Polish contribution was mainly in the World War II. During this period, Polish intelligence could interpret encoded messages by breaching the German Enigma machine codes. They put up radio listening stations immediately after 1930 and in the year 1934 they had started listening to crucial enemy close operations. The first interception of the Enigma codes took place in 1932 by the mathematician Marian Rejewski who was an employee of Polish General Staff known as the Cipher Bureau. The French man Bertrand assisted him positively. Rejewski worked closely with other mathematicians like Henry Zygalski together with Jerzy Rozycki. After about six years since their first decryption of Enigma codes, Poland revealed to French and British agents on their discoveries. This information was conveyed at a trilateral convection that took place at Cipher Bureau amenities in Kabaty Woods, in Warsaw, a few weeks after the beginning of World War II. The information provided by Poland played a great role to the British thus allowing them to decrypt Enigmas on Bletchley Park, London. It is important to note that, if Poland had not offered the vital information the decryption of Enigma by the British might not have happened at that early stage, if by any chance they would have made any progress at all. (Jürgen)

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Once Soviet Union invaded Eastern Poland towards the end of 1939, the main Polish personnel of Cipher Bureau ran away from Poland to France. They carried on with the breaking of the Enigma codes at PC Bruno during the period of the Phony War of 1939 to 1940. After the destruction of northern France by the Germans, the union of Poland, France and Spain that was assisted by Gustave Bertrand went on in Cadix, up to the time it was taken over by Germany Army in 1942. Since the attack of Poland in 1939, almost every member of the General Staff left for French and Britain. They reopened their agencies all over Europe and then decided to work together with French and British intelligence agents. Following the destruction of France, many of the intelligence went to Britain. During that period, Britain was in a bad situation and required intelligence from the taken Europe since German had interfered with its systems and placed German soldiers in areas with a small number of British agents. (Krystyna)

With the help of Churchill and Sikorski at the end of 1940, the collaboration between the British and the Polish intelligence intensified to another level. Polish intelligence now worked with Britain on condition that they utilized their symbols, which they had created while in France, and free of British supervision. The Poles from all British allies are the only ones who had such a special favor although they did not get support from part of British government. (Michael) They however, received assistance from British Special Operations Executive thus maintaining their symbols until the end of the conflict. Since the year 1941, Polish intelligence in France provided Britain with information on U-boat engagements from French Atlantic harbors. The Polish intelligence rose rapidly and before and during the time of Operation Overlord they relayed crucial information on the Germany army in France. Those representatives based in Poland in 1941, gave information about German intentions and readiness to attack Soviet Union. (Lukowski)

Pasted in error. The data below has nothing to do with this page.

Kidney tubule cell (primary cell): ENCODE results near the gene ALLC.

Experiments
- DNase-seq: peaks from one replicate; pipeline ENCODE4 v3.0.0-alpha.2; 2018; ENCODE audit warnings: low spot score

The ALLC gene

In the same period, the Polish agents recorded German killings carried out at Auschwitz and in another case in Poland, murders of Jewish and non-Jewish people. The Polish intelligence provided British with vital information about Germany’s secret arms mission such as V-1 and V-2 rockets. This worked to the advantage of the British and they bombed the major improved establishment at Peenemunde in the year 1943. Poland’s intelligence gave information to the western partners about the progress of the German war activities. Of the information possessed by the British intelligence, more than half had its source from Polish intelligence. In 1946, part of the intelligence network was broken and its work was occupied by Britain. It is also clear that a small number of Polish representatives went on to work for Britain at the time of the Cold war. They continued to give their intelligence assistance that they had been giving since the earlier years in the World War. (Michael)

The Polish Air force contributed a lot in the Battle of Britain. More than 17,000 soldiers were working in the levels of Polish Air Force in British territory. They brought down 745 enemy planes with still 175 unverified. They also damaged 259, which were on land. The Polish intelligence also brought down 190 flying bombs, which had been meant for London. On top, they slumped more than 13,000 tons of bombs, tampered with three ships as well as eight submarines and damaged many U-boats. The Polish agents were rewarded with 342 British bravely awards and were commended for their great determination. (Mieczysław)

The intelligence of socialist Poland from 1944 to 1989 faced several challenges. The re-establishment of Polish self-governance following the end of the war came together with the rebuilding of its national intelligence agencies. This took place with the help of the Soviet Union. Many of pre-war and those who were the war experts faced a lot of oppression through the new Polish government making others to stay in the West. In 1944 a year before the war ended, the Polish Committee of National Liberation was established in Moscow. In this committee, a unique Department of Public Security carried out its activities. In the year 1945, after Poland was declared a free nation from the Germans, this department formed the foundations of the establishment of the Ministry of Public Security. The Administrative Department of Security was a branch of the organization in the latest ministry which was concerned with intelligence and countering spying operations in the region. (Piotrowski)